PR salaries to be squeezed in 2019 - analysis

PR professionals looking for a new job should not expect a substantial rise in pay, as advertised salaries are forecast to track well below inflation this year, according to new data from recruitment firm Reed.

PR salaries are forecast to stagnate as economic and political uncertainty grips the nation
PR salaries are forecast to stagnate as economic and political uncertainty grips the nation

An analysis of eight different PR and comms roles – from the lowest paid PR assistant to highest paid communications manager – found only one advertised position (PR executive) could expect higher salary growth (4.6 per cent up on 2018) than the consumer price index, which has been forecast at 2 per cent this year.

The average growth in advertised salaries for the eight PR and comms roles is 0.95 per cent, which is well below salary growth last year (2.26 per cent) and in 2017 (2.6 per cent).

Three roles (PR assistant, comms manager and content marketing executive) are advertising marginal declines in pay, while PR managers, social media managers and social media executive roles are advertising less than 1 per cent salary increases compared to similar roles last year.

Last year, the PR and Communications Census found the average salary among UK PR practitioners had risen by just 1.9 per cent over two years.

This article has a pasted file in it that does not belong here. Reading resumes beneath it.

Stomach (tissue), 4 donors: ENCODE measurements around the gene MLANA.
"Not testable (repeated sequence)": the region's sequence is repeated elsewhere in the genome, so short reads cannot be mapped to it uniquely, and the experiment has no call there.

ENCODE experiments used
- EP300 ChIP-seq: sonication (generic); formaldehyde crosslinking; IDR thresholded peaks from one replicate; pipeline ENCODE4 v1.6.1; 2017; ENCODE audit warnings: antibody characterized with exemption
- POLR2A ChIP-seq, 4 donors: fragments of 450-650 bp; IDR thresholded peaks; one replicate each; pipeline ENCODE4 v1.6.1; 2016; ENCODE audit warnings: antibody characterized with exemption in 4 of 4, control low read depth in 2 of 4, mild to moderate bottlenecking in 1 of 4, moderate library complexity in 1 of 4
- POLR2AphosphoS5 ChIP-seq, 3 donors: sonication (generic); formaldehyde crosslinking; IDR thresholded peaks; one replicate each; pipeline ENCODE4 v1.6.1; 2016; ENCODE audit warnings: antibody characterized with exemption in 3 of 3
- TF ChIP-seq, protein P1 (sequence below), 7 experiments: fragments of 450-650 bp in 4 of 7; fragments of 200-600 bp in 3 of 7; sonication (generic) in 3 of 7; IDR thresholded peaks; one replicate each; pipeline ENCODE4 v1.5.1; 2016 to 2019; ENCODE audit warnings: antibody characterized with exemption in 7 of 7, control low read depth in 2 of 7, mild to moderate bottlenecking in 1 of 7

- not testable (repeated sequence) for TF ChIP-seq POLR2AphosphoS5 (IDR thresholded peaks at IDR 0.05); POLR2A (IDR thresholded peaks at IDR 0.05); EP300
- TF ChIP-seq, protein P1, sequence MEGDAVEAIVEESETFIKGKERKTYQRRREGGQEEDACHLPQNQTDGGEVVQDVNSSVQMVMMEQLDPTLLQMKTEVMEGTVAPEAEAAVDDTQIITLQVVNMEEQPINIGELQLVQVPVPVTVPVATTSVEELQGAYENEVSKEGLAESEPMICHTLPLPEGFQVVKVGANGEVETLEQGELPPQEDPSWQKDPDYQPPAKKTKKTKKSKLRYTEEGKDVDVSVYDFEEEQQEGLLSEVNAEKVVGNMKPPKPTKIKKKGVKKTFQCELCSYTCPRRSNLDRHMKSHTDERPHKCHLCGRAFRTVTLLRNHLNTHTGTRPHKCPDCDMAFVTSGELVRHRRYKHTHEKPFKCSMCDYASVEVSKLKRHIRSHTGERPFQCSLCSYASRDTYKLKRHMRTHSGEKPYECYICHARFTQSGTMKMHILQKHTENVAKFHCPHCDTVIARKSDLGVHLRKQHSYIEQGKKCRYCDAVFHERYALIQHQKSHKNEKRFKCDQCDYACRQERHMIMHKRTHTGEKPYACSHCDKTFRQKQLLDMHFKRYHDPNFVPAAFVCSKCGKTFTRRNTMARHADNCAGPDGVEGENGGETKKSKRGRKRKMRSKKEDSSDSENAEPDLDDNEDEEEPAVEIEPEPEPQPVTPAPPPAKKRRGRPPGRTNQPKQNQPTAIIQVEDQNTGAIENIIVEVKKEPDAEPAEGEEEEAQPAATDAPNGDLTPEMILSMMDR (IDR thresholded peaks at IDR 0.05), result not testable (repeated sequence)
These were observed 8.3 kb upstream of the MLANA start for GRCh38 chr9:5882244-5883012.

Reed’s marketing and creative division analysed more than 10 million job posts since 2015 across multiple sectors to produce its 2019 Salary Guides. The research provides an indication of how advertised salaries change over time.

PRWeek has analysed the data and found two notable trends.

Firstly, senior roles on the job market are showing higher salary growth than junior positions, which resonates with the perennial challenges agencies and comms teams have to hold on to more experienced staff.

The second trend is that PR pay packets, in real terms, are being squeezed, but it’s not just PR salaries that are stalling.

PR salaries advertised in London not only were significantly higher than other regions, but had the sharpest increases on 2018.

In demand: digital and creative skills

Across the broader marketing and creative industry, jobs with niche digital skills and those that create impactful content have seen some of the largest increases in advertised salaries.

Roles such as user interface (UI) designer (4.3 per cent), graphic designer (4.5 per cent) and user experience (UX) designer (2.7 per cent) have experienced healthy increases this year.

Among roles more closely aligned with marketing (see chart below), fundraising managers have had a healthy 6.1 per cent rise in advertised salaries this year, while four roles (digital marketing manager, marketing analyst, marketing assistant and marketing co-ordinator) are seeing rises above inflation.

Jody King, director of Reed Marketing and Creative, said: "A level of digital skill is now expected in every marketing role, and it is a need that is developing and expanding as the industry continues to evolve. This is clearly demonstrated in this year’s salary guides, with a growth in salaries across the full marketing and creative spectrum."

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